This week, we’re exploring a paraphrase of Julian of Norwich’s Showings in All Will Be Well: 30 days with a great spiritual teacher. Julian was a fourteenth century Christian mystic who chose a solitary life in a small cell attached to a church building. People who chose this vocation were called anchorites because they were called to anchor the church and community in prayer. Others were allowed to come to the window in her little stone fortress to receive prayer and counsel. As far we know, Julian lived inside there until her death, through a time in European history that was racked by war and disease that affected her personally.
Besides being the first woman writer in English whose work survives, Julian’s contributions are theologically ground-breaking. Instead of a focus on sin and judgment like the church of her day, her experience of God is marked by love and joy. Sin is real for Julian, but it is not the preeminent reality. Jesus is the preeminent reality, with the mysterious but confident assurance that all will be well. Her experience of Jesus is matriarchal at times, not denying the traditional patriarchal understandings of God, but adding a nurturing and re-birthing dimension to them that helps us understand our resurrection life now, and our life with God as beloved children.
Today’s Bible reading
At that time the disciples came to Jesus and asked, “Who, then, is the greatest in the kingdom of heaven?” He called a little child to him, and placed the child among them. And he said: “Truly I tell you, unless you change and become like little children, you will never enter the kingdom of heaven. Therefore, whoever takes the lowly position of this child is the greatest in the kingdom of heaven. — Matthew 18:1-4
More thoughts for meditation
The mother may at times allow her children to fall
and to learn the hard way, for its own benefit, but since she loves it so
she would never allow any real danger to threaten her child.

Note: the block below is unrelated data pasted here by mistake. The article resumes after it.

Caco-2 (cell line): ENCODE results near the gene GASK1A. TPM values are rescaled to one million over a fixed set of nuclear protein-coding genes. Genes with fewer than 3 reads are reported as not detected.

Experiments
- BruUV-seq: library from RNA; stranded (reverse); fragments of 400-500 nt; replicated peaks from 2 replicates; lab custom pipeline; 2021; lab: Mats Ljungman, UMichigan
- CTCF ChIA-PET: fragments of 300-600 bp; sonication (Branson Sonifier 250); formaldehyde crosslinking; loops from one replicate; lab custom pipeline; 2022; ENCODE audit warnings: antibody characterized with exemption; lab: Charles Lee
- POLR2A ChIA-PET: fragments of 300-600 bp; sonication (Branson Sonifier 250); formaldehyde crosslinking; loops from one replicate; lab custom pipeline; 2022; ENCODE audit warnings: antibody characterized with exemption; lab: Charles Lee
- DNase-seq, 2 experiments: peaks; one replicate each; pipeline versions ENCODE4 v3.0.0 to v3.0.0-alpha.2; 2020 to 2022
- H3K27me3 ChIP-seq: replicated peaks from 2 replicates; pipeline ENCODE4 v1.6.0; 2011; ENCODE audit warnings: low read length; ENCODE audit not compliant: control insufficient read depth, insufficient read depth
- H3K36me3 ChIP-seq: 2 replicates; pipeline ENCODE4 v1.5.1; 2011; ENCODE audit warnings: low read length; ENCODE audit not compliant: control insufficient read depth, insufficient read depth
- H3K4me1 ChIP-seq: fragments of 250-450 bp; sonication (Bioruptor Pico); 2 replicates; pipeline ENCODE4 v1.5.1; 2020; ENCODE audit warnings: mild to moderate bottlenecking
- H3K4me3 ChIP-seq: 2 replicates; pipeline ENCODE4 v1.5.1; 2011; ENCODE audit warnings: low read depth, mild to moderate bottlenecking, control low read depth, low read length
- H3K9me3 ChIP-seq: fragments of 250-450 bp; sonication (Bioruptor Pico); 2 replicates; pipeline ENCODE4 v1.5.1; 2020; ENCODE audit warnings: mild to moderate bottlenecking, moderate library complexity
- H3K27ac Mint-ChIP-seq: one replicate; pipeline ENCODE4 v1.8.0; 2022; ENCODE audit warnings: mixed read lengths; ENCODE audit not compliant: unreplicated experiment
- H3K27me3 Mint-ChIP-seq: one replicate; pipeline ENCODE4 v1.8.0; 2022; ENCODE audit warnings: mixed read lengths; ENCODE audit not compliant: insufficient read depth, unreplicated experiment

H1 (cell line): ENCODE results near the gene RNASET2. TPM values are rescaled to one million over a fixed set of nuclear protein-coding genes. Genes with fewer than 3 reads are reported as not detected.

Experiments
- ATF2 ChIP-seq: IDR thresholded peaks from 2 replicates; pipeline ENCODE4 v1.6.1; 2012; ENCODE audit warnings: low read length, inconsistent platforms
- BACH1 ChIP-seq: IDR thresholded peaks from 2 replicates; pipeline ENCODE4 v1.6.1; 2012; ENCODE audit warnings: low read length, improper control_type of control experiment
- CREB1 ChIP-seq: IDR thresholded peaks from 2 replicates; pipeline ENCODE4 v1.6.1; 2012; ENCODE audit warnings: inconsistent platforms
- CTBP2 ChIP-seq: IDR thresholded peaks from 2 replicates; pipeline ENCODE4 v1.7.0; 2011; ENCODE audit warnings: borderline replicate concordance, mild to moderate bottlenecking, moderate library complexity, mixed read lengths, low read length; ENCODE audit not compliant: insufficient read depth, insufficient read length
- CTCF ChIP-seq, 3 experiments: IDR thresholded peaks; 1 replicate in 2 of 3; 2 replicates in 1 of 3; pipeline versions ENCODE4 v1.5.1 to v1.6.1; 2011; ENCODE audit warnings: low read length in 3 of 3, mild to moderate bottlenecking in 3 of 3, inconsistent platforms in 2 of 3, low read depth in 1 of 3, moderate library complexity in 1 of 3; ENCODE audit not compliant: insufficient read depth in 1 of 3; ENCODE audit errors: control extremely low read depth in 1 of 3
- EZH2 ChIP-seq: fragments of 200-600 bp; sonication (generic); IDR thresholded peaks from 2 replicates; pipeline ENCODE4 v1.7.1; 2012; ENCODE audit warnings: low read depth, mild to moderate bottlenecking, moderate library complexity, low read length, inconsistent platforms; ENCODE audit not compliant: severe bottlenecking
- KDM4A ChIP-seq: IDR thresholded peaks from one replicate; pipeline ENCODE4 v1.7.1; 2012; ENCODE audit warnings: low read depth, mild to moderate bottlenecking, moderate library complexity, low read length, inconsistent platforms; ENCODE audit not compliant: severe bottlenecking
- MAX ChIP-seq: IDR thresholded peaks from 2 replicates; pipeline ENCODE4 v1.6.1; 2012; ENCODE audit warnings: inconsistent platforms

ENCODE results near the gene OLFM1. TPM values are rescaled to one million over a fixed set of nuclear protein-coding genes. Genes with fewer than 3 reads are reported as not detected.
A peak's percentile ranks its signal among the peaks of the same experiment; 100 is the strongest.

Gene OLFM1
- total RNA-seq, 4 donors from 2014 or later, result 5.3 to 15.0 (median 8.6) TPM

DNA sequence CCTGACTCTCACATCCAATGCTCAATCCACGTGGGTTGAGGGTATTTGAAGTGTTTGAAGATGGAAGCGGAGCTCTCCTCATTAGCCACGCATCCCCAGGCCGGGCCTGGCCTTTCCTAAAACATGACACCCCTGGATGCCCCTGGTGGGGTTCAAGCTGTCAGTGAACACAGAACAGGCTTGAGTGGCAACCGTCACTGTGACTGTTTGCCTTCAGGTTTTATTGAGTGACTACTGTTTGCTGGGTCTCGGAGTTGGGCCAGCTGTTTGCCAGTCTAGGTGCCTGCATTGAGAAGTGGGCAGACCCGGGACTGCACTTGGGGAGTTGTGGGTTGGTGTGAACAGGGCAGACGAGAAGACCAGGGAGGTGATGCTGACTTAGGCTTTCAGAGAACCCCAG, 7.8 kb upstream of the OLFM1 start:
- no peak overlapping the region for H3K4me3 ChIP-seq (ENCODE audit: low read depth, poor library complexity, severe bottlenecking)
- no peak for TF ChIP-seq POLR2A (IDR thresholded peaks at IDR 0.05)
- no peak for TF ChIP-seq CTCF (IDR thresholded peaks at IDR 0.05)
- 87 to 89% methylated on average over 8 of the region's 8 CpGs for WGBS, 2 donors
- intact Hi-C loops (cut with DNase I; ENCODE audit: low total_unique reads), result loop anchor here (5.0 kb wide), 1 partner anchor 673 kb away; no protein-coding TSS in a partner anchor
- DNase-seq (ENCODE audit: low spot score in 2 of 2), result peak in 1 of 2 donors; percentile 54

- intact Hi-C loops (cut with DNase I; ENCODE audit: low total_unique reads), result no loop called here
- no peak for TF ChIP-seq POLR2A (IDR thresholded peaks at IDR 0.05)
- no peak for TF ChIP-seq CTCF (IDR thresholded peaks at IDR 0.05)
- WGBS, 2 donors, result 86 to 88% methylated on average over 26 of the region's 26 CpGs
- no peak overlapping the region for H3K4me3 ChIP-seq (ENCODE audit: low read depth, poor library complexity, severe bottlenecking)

And although earthly mothers have been known to let their children die,
our heavenly mother Jesus would never allow us, his children, to perish,
for he alone is all mighty, all wisdom, all love.
But often when we realize our faults we are so scared and filled with shame
that we don’t know what to do.
Then our patient Mother doesn’t want us to run away,
for nothing would please him less; but he then wishes us to behave just like a child.
When a child is terrified and frightened, it runs to its mother as fast as it can;
and if it can do nothing else, it yells out to her for help.
With a child’s humility let us call out: Dear Mother, be sorry for me.
I’ve gotten myself into a mess, and I need your assistance and wisdom.
Even if we don’t feel immediate relief, we can be sure he is behaving as a wise Mother.
For if he considers it beneficial that we mourn and weep, his compassion allows that
until the time is right, because he loves us.
He wishes us to imitate the child who naturally trusts in his mothers love whatever the situation.
Our Mother’s hands continually surround us to protect us.
Suggestions for action
Ponder for a moment how you think about God. When you make a mess, do you think God wants you to fix it up yourself? Some of us were so parentified and shamed that we were expected to get everything right from a very young age. Julian and the Bible writers describe a relationship of loving dependence that is different than that. In other parts of her Revelations of Divine Love, she even describes a young child soiling a diaper and running to the Mother, who naturally hugs, kisses, and cleans up the child without any shame or blame. Is there a mess in your life or your heart right now? Tell the Mother! You don’t need to be afraid of punishment. You can expect help! The Lord knows our weakness and is ready to assist. And it you can’t get down with the mother image, take it from John: See what great love the Father has lavished on us, that we should be called children of God! And that is what we are!
Pray: Loving God, help me relax into being your child. Help me trust in your mercy and compassion for me.